Linked by umad on Thu 25th Aug 2011 22:51 UTC
Apple I thought OSNews would be a good forum to talk about a matter that has been weighing on my mind lately primarily because the site has been so focused on Apple's patents and litigation as of late. The news that HP, the largest PC manufacturer in the world is spinning off or getting out of this business is what really prompted me to write this article.
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RE[2]: It's a good point
by phoehne on Mon 29th Aug 2011 04:28 UTC in reply to "RE: It's a good point"
phoehne
Member since:
2006-08-26

There's only one word that matters and that's 'execution.' Microsoft was really running well in the 1980's and 1990's. Maybe they didn't come to market with the best product, but they were well positioned and marketed. They exploited network effects and synergies where they could, keeping other companies from building a viable alternative for third party developers. They weren't above using a little muscle to keep their licensees and third party developers in line, either. Apple, by comparison, may have been putting out a better product, but as a company they weren't executing at the same caliber. Every company makes mistakes but Microsoft wasn't making as many or at least making more manageable mistakes.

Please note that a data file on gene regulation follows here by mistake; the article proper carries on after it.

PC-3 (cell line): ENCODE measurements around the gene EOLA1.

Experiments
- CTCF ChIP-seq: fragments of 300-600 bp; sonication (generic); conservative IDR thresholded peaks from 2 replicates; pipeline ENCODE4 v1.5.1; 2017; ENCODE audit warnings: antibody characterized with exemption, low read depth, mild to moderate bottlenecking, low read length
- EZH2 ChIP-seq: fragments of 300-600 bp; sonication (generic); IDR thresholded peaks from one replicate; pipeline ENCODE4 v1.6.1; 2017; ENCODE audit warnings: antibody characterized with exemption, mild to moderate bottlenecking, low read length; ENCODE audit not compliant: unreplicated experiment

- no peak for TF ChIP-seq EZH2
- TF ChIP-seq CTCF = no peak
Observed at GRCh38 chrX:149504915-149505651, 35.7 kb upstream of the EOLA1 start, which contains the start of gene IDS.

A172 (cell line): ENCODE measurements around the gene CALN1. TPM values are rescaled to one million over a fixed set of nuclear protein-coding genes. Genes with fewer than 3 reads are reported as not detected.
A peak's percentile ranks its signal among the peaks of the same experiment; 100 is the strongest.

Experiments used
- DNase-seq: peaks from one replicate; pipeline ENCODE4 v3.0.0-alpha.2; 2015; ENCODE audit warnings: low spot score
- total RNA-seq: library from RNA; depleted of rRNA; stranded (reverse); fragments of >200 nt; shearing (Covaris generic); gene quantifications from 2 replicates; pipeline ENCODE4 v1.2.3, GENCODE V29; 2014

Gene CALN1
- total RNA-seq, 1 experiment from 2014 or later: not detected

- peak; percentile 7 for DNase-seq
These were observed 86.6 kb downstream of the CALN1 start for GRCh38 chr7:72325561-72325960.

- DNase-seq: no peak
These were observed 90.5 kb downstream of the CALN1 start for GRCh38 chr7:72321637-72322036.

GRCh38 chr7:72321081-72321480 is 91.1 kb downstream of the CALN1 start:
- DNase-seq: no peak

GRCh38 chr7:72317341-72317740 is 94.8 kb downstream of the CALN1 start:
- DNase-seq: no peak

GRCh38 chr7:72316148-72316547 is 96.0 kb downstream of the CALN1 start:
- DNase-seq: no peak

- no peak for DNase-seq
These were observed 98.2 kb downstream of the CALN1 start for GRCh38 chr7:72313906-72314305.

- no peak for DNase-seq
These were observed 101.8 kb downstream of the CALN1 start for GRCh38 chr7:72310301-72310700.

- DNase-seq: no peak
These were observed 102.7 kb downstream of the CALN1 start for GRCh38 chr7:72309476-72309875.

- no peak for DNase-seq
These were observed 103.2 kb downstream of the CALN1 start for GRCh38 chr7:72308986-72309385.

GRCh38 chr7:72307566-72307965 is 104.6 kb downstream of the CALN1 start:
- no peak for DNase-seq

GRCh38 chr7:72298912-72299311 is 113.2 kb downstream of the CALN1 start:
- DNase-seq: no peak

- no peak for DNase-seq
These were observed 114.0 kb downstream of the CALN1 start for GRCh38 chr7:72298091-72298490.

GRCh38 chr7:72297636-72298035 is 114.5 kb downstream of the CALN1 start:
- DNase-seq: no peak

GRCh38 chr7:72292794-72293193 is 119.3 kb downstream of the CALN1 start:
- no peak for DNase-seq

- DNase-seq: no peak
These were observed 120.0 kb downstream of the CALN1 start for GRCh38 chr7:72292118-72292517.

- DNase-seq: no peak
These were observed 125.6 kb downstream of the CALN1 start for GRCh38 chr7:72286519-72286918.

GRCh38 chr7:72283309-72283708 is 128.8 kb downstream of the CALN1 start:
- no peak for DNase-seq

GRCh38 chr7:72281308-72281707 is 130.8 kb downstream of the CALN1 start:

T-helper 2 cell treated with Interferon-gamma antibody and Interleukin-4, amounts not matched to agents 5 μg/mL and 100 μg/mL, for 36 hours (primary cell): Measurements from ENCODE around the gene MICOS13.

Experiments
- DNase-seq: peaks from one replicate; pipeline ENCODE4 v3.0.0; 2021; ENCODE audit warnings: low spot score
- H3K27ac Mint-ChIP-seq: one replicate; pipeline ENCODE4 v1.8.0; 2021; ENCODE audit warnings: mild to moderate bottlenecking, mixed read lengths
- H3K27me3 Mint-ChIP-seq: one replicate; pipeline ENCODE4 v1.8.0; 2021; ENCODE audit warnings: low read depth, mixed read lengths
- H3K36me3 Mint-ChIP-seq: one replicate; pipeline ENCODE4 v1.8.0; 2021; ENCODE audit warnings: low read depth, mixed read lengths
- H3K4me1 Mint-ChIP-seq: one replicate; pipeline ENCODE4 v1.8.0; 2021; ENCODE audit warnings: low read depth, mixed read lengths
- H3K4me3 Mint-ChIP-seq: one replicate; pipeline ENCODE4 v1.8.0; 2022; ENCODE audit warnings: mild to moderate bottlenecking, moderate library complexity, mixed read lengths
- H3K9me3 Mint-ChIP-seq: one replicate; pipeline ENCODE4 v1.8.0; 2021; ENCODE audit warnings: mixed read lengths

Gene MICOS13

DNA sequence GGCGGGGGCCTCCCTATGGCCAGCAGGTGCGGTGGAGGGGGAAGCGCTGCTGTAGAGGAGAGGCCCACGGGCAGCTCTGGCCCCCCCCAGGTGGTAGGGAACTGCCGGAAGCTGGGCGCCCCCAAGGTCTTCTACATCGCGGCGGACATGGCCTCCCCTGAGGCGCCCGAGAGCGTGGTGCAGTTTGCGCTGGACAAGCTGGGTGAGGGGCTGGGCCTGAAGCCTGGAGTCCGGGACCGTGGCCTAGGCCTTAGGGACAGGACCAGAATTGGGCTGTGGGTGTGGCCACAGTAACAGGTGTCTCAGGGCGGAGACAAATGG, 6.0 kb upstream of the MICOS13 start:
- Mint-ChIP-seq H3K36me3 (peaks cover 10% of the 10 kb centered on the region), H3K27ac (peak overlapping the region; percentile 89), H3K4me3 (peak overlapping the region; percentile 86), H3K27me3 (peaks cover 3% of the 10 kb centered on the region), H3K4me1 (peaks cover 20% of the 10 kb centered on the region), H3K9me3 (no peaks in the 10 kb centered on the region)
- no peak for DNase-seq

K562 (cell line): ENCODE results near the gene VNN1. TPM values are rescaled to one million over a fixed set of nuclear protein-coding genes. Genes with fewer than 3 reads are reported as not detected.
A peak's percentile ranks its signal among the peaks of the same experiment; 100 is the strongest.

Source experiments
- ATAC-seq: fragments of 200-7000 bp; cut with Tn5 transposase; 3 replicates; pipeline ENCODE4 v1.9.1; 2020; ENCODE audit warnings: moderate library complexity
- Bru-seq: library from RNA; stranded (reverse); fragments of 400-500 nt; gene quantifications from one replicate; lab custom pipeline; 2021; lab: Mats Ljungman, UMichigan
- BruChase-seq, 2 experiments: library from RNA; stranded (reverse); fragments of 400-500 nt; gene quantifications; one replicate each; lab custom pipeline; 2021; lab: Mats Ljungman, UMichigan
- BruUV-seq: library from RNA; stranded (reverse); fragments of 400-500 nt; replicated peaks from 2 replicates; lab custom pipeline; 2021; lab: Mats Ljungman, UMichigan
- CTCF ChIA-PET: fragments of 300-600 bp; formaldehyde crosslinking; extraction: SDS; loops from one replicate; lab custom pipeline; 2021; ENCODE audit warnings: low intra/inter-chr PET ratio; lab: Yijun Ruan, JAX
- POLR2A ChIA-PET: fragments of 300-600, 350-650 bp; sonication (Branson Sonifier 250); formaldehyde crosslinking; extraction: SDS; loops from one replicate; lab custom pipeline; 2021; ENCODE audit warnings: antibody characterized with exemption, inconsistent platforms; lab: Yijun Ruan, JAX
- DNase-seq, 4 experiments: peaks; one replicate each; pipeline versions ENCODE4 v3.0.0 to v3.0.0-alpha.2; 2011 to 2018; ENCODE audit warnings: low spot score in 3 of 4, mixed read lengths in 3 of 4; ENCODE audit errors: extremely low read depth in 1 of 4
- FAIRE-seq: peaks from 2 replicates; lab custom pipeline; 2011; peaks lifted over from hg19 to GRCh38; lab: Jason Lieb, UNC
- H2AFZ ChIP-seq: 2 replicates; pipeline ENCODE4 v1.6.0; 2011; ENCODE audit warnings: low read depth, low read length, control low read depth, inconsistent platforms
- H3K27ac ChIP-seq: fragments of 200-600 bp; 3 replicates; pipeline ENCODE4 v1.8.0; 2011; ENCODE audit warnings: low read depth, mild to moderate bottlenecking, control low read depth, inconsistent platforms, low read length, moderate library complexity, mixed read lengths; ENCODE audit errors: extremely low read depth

As a concrete example, Apple's product lineup was a disaster. Before Jobs came back you couldn't tell if one machine was a better deal because it had a faster CPU, or the other one with slightly better graphics and bundled software. Wordperfect, another example, botched the Windows transition with some pretty shoddy products. I was actually part of a rollback from WordPerfect 6.0 back to 5.1 because it was so bug ridden. (And on Windows 3.1 that was a time consuming process done at the user's PC). Not that users who had spent time with the DOS version were that happy with 5.1 for Windows, either. Coming from DOS the world belonged to Novell, Lotus 123 and WordPerfect. It was theirs to lose and they lost it.

Now we have a Microsoft that's fumbling product launch after product launch and tearing themselves up from the inside with infighting. Apple, by contrast, is executing well. Maybe not everything they do smells like roses, but the are staking out a profitable turf. They are now among the top purchasers of semi-conductors (if not the top). They are at P/E of about 15 which means (relative to their earnings) they are not over-priced. (By comparison: IBM P/E about 14, Oracle 15, SAP 23, Microsoft < 10, HP about 6, which might mean the market does not have great confidence in Microsoft or HP.) At the end of the day it's mostly about how you run your business. If it were only about quality, the world would look very different than it does today.

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